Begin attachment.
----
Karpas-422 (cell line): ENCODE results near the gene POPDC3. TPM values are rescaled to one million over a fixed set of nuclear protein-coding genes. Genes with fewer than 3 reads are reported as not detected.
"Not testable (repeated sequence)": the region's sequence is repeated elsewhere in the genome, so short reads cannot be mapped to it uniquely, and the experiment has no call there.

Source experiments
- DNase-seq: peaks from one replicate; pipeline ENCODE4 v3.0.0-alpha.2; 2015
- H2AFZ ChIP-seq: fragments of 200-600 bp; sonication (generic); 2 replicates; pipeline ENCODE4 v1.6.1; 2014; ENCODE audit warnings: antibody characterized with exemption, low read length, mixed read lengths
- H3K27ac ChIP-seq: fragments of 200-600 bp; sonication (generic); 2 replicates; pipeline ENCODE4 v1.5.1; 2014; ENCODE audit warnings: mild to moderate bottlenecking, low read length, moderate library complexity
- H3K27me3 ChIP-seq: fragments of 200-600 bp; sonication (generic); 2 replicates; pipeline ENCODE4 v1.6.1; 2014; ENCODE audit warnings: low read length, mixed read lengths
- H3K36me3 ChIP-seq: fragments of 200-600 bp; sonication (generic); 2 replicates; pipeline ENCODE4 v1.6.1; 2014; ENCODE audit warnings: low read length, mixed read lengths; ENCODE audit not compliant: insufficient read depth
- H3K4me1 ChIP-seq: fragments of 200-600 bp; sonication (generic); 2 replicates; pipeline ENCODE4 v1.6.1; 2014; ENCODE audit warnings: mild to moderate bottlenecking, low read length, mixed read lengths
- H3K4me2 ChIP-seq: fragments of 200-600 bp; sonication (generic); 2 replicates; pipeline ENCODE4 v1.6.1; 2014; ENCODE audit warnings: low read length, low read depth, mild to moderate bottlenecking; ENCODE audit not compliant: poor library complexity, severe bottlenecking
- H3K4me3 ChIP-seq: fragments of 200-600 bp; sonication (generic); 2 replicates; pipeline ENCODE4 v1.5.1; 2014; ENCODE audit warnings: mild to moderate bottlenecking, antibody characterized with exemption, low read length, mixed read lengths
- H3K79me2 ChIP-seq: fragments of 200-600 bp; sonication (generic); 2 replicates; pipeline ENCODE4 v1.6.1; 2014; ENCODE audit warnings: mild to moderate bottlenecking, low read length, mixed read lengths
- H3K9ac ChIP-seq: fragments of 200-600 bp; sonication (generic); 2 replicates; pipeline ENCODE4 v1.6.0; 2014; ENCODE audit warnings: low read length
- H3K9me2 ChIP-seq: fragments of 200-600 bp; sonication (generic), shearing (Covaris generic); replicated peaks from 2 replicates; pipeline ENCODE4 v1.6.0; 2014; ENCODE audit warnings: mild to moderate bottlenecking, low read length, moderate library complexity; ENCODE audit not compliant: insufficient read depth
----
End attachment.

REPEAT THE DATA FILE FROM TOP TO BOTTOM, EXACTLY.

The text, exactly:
Karpas-422 (cell line): ENCODE results near the gene POPDC3. TPM values are rescaled to one million over a fixed set of nuclear protein-coding genes. Genes with fewer than 3 reads are reported as not detected.
"Not testable (repeated sequence)": the region's sequence is repeated elsewhere in the genome, so short reads cannot be mapped to it uniquely, and the experiment has no call there.

Source experiments
- DNase-seq: peaks from one replicate; pipeline ENCODE4 v3.0.0-alpha.2; 2015
- H2AFZ ChIP-seq: fragments of 200-600 bp; sonication (generic); 2 replicates; pipeline ENCODE4 v1.6.1; 2014; ENCODE audit warnings: antibody characterized with exemption, low read length, mixed read lengths
- H3K27ac ChIP-seq: fragments of 200-600 bp; sonication (generic); 2 replicates; pipeline ENCODE4 v1.5.1; 2014; ENCODE audit warnings: mild to moderate bottlenecking, low read length, moderate library complexity
- H3K27me3 ChIP-seq: fragments of 200-600 bp; sonication (generic); 2 replicates; pipeline ENCODE4 v1.6.1; 2014; ENCODE audit warnings: low read length, mixed read lengths
- H3K36me3 ChIP-seq: fragments of 200-600 bp; sonication (generic); 2 replicates; pipeline ENCODE4 v1.6.1; 2014; ENCODE audit warnings: low read length, mixed read lengths; ENCODE audit not compliant: insufficient read depth
- H3K4me1 ChIP-seq: fragments of 200-600 bp; sonication (generic); 2 replicates; pipeline ENCODE4 v1.6.1; 2014; ENCODE audit warnings: mild to moderate bottlenecking, low read length, mixed read lengths
- H3K4me2 ChIP-seq: fragments of 200-600 bp; sonication (generic); 2 replicates; pipeline ENCODE4 v1.6.1; 2014; ENCODE audit warnings: low read length, low read depth, mild to moderate bottlenecking; ENCODE audit not compliant: poor library complexity, severe bottlenecking
- H3K4me3 ChIP-seq: fragments of 200-600 bp; sonication (generic); 2 replicates; pipeline ENCODE4 v1.5.1; 2014; ENCODE audit warnings: mild to moderate bottlenecking, antibody characterized with exemption, low read length, mixed read lengths
- H3K79me2 ChIP-seq: fragments of 200-600 bp; sonication (generic); 2 replicates; pipeline ENCODE4 v1.6.1; 2014; ENCODE audit warnings: mild to moderate bottlenecking, low read length, mixed read lengths
- H3K9ac ChIP-seq: fragments of 200-600 bp; sonication (generic); 2 replicates; pipeline ENCODE4 v1.6.0; 2014; ENCODE audit warnings: low read length
- H3K9me2 ChIP-seq: fragments of 200-600 bp; sonication (generic), shearing (Covaris generic); replicated peaks from 2 replicates; pipeline ENCODE4 v1.6.0; 2014; ENCODE audit warnings: mild to moderate bottlenecking, low read length, moderate library complexity; ENCODE audit not compliant: insufficient read depth